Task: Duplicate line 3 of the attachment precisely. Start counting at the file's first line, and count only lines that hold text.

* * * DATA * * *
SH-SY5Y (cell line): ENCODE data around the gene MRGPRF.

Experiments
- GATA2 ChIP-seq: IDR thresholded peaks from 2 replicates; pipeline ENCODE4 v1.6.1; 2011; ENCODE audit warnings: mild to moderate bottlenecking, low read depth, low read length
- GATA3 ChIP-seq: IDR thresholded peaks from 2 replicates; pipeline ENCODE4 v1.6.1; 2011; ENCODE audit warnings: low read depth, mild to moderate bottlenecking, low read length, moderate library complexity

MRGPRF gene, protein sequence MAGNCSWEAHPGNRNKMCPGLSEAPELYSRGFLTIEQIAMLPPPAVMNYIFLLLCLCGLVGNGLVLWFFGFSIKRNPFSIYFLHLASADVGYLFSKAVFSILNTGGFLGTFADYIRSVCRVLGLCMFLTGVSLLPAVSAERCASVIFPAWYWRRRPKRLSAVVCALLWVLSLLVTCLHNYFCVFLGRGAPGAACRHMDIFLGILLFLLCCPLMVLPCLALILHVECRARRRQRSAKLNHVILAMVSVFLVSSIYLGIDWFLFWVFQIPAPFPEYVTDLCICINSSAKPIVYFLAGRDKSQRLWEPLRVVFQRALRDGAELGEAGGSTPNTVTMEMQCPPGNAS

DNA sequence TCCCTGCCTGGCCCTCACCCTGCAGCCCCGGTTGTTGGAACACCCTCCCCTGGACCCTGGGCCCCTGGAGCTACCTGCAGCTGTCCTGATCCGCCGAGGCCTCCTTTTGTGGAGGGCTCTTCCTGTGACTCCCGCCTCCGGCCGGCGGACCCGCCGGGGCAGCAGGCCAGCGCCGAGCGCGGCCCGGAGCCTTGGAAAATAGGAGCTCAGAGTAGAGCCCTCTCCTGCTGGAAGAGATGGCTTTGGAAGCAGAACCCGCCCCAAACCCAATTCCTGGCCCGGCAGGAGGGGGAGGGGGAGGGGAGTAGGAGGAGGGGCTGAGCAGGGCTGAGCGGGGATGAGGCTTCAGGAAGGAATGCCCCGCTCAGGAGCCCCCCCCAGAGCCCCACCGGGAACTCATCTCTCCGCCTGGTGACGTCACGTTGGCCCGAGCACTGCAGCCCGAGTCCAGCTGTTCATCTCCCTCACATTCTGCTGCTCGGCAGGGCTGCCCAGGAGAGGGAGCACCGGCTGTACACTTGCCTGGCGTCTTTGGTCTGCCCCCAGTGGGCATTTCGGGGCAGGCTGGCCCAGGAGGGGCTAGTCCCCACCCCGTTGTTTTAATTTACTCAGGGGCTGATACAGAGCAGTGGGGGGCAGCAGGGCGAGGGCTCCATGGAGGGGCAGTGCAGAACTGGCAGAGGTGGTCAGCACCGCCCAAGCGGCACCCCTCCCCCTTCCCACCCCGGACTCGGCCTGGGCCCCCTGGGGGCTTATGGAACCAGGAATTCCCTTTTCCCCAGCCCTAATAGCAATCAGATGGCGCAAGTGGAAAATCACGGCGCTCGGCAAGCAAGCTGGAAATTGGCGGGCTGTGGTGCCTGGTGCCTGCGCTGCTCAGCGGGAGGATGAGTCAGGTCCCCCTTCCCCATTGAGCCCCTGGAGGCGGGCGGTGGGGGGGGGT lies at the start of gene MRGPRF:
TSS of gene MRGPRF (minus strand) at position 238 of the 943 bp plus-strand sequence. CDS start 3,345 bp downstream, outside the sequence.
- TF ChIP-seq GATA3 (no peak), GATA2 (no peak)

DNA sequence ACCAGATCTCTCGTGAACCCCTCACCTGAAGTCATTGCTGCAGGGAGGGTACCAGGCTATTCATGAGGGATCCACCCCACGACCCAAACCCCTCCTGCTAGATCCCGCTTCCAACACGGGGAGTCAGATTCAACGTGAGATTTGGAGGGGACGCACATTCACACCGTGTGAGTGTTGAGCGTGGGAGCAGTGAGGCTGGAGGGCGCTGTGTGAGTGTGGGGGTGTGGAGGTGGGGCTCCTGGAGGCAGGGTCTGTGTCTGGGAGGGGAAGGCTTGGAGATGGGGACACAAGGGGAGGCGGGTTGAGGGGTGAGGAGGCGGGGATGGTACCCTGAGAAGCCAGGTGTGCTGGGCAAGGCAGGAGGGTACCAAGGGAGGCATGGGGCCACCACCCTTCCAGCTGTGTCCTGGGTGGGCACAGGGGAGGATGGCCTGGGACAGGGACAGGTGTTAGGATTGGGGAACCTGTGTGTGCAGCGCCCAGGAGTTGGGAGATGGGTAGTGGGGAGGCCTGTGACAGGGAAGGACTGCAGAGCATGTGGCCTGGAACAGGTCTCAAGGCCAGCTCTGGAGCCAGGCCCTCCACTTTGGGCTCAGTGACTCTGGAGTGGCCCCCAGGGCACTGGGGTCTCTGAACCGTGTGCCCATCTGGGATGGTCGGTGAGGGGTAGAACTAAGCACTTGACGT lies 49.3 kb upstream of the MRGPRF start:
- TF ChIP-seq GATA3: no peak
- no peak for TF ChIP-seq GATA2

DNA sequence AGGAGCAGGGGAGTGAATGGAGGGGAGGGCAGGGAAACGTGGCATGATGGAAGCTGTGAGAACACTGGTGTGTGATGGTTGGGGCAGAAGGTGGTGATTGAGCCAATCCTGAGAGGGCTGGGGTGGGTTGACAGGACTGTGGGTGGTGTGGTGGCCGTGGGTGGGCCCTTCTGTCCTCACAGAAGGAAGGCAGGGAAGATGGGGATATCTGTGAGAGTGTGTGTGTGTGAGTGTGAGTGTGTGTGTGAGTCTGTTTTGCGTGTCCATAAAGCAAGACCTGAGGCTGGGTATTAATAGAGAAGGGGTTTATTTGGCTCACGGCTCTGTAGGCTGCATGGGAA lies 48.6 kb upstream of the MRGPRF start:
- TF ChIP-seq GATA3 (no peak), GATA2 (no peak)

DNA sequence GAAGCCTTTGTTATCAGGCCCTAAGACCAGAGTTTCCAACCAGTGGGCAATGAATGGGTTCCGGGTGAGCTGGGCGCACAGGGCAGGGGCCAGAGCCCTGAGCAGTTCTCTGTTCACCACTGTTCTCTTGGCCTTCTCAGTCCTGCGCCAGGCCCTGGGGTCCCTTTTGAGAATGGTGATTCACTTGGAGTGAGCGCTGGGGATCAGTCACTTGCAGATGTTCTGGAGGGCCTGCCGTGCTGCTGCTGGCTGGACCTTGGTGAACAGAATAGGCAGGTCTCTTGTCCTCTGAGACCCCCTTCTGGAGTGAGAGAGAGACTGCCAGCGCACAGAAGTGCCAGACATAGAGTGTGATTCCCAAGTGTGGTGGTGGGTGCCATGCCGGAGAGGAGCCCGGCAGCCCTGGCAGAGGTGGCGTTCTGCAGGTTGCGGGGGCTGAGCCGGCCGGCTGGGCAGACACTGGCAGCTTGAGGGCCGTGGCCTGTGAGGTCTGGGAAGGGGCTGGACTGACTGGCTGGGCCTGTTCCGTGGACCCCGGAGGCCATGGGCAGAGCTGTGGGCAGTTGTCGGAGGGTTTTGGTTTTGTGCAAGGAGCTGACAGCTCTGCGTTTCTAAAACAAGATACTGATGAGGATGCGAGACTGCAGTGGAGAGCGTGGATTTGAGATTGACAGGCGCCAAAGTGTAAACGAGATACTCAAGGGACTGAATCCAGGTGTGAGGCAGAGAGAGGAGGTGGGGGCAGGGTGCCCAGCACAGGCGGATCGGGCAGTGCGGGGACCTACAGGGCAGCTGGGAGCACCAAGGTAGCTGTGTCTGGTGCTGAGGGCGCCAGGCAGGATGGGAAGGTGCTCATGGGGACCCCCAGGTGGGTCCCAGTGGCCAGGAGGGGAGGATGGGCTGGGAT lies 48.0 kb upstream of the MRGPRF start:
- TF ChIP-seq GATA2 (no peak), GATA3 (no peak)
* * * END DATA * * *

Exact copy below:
- GATA2 ChIP-seq: IDR thresholded peaks from 2 replicates; pipeline ENCODE4 v1.6.1; 2011; ENCODE audit warnings: mild to moderate bottlenecking, low read depth, low read length